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Title: Ensuring a prompt and full closure and cleanup of the Tulsequah Chief Mine

WHEREAS, The Southeast Alaska Indigenous Transboundary Commission (SEITC) is a consortium of  15 sovereign Tribal nations located in Southeast Alaska. SEITC seeks to protect the vital and sacred  rivers that sustain our communities and culture. Member Tribal governments are the Chilkat Indian  Village, Craig Tribal Association, Douglas Indian Association, Hydaburg Cooperative Association,  Ketchikan Indian Community, Klawock Cooperative Association, Metlakatla Indian Community,  Organized Village of Kake, Organized Village of Kasaan, Organized Village of Saxman, Petersburg  Indian Association, Sitka Tribe of Alaska, Wrangell Cooperative Association, Yakutat Tlingit Tribe, and Central Council of Tlingit & Haida Indian Tribes of Alaska; and


WHEREAS, salmon and other traditional foods are the foundation of our culture. The transboundary  Taku, Stikine and Unuk rivers have nourished our tribal communities since time immemorial; and 

WHEREAS, healthy wild salmon populations are vital to our community health, cultural existence, and sovereignty; and


WHEREAS, The Taku River is usually Southeast Alaska’s top salmon producer and is of tremendous  and unique ecological, customary and traditional use ("subsistence"), cultural and recreational value.  The Taku River is usually Southeast Alaska’s largest overall salmon producer, with Southeast’s largest run of coho and king salmon; and


WHEREAS, The Tulsequah Chief Mine has been discharging toxic acidic wastewater into the Taku watershed since it was abandoned in 1957. It has been 7 years since B.C. Mines Minister Bill Bennett  promised to clean up the mine site. The ongoing pollution is in violation of the Canadian Fisheries Act,  B.C. mine permits and water quality standards, and an agreement with the Taku River Tlingit First  Nation. Yet, the pollution continues; and


WHEREAS, The Taku is the traditional territory of Tlingit people on both sides of the border. The  Douglas Indian Association is the federally recognized tribe in Alaska and the Taku River Tlingit First  Nation is based in Atlin, B.C. Both have called for the cleanup and closure of the Tulsequah Chief Mine; and


WHEREAS, after decades of international controversy and two failed attempts to re-open this mine that  have resulted in bankruptcies, it is clear the Tulsequah Chief Mine is not a viable mine; and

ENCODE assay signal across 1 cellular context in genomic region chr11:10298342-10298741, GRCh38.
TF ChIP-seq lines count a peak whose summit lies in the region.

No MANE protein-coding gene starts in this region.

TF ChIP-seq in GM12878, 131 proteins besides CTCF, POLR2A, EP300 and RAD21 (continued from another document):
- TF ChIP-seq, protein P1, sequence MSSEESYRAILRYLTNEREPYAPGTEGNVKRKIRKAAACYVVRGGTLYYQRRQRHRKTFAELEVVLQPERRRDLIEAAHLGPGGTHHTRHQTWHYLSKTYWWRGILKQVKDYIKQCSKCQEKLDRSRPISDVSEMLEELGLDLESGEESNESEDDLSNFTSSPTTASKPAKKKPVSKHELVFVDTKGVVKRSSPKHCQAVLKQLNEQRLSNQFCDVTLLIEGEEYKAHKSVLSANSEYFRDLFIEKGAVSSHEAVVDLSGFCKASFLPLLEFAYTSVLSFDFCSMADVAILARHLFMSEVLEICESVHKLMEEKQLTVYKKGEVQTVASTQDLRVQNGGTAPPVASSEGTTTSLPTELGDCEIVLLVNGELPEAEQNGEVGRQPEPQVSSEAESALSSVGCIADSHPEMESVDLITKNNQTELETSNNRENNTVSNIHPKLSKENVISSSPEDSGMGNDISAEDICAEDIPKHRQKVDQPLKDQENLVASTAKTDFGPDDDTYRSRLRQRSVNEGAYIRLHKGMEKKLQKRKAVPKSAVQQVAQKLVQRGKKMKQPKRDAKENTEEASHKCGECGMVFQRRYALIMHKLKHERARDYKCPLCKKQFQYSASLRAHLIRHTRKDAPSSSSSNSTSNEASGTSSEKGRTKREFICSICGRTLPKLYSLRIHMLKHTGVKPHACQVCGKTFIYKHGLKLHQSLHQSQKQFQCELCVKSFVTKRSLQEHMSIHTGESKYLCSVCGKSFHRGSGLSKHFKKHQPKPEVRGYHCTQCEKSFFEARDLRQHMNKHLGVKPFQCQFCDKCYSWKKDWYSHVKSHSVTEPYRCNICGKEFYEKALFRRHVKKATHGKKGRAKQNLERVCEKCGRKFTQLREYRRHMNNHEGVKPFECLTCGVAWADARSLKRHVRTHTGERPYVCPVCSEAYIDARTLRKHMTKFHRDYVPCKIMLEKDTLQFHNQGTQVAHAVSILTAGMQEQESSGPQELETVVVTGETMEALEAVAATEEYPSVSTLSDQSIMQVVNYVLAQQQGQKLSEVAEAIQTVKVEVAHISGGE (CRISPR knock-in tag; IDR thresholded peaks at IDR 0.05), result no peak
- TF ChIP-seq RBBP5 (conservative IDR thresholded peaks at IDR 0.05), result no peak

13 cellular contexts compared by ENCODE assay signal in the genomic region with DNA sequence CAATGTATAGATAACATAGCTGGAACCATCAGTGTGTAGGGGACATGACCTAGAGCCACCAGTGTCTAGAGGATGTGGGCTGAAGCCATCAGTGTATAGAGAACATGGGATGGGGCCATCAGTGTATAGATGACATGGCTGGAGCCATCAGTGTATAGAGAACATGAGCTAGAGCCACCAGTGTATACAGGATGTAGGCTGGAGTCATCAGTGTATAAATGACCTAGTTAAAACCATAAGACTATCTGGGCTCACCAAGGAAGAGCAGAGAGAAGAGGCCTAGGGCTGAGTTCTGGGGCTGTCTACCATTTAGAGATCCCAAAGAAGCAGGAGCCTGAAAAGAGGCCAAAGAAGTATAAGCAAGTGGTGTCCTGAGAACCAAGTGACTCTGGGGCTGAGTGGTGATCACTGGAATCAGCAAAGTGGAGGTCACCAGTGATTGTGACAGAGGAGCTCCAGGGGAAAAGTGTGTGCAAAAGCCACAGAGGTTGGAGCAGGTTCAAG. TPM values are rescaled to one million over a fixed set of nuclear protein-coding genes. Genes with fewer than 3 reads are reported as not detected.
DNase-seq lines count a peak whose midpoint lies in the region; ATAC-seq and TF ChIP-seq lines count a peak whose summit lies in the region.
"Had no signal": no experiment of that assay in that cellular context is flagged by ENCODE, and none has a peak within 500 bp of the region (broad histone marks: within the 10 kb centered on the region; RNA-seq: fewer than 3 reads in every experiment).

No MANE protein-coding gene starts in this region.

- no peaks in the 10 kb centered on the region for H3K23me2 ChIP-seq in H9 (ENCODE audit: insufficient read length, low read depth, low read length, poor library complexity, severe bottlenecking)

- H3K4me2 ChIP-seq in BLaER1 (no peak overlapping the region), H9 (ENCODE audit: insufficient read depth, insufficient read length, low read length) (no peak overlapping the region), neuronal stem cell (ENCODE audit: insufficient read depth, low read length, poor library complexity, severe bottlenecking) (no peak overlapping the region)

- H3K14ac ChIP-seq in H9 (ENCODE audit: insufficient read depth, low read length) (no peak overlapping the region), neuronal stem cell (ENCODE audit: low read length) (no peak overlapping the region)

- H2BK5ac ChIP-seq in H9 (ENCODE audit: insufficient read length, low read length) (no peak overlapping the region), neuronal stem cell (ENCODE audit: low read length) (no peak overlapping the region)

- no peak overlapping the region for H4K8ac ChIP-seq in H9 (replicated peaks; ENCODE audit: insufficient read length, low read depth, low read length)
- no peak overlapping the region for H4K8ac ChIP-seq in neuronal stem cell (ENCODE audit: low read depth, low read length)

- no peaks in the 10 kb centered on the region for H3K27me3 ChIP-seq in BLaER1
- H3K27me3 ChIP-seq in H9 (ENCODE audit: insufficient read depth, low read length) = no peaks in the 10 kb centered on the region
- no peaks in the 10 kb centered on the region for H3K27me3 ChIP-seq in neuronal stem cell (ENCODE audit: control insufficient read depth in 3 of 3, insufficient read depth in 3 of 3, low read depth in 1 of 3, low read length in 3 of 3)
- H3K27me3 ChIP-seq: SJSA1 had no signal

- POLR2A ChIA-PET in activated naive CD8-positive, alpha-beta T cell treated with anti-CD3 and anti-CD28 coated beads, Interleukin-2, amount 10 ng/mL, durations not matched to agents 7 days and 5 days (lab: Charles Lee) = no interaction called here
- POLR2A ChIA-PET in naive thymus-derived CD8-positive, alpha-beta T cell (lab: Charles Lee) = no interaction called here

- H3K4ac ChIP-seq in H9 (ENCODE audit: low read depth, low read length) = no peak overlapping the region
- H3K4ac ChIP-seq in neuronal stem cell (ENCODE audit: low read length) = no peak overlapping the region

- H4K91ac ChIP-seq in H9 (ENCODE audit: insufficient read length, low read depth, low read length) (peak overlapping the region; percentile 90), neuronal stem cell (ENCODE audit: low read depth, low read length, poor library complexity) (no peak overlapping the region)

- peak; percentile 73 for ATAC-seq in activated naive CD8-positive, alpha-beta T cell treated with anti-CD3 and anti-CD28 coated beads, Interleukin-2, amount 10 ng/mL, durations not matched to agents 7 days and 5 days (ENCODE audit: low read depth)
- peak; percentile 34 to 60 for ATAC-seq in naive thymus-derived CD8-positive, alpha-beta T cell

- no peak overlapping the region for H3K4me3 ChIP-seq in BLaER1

WHEREAS, Chieftain Metals, the current owner of the Tulsequah Chief Mine, is in a court-ordered  bankruptcy receivership process that is scheduled to end this August. There is concern that a creditor of  Chieftain Metals could petition the court to extend the receivership process, which could hinder cleanup  efforts; and

WHEREAS, Alaska legislators, governors, members of congress, community leaders, fishing and  tourism groups, businesses and other Alaskans have made cleanup of the Tulsequah Chief Mine a main goal in  discussions with B.C. Provincial and Canadian federal officials for many years. This concerted pressure is finally showing results; and 

WHEREAS, Continued pressure and attention from Alaska will be critical to ensuring B.C. opposes any extension of the receivership process and moves aggressively to take over the mine, clean it up and close it down; and


BE IT FURTHER RESOLVED, that the SEITC strongly urges the State of Alaska and United States federal government to make it clear to the B.C. and Canadian federal governments that ending the  receivership in August and ensuring a prompt and full cleanup and closure of the mine is a priority; and 

BE IT FURTHER RESOLVED, that, regardless of the status of the receivership, B.C. should be moving aggressively to do everything possible to take over the abandoned Tulsequah Chief mine, close it down, and permanently stop the acid mine drainage.  

ADOPTED July 5, 2022 

Robert Sanderson Jr. 

President and Chair 

Southeast Alaska Indigenous Transboundary Commission 

Attested and Witnessed

Guy Archibald, Executive Director 

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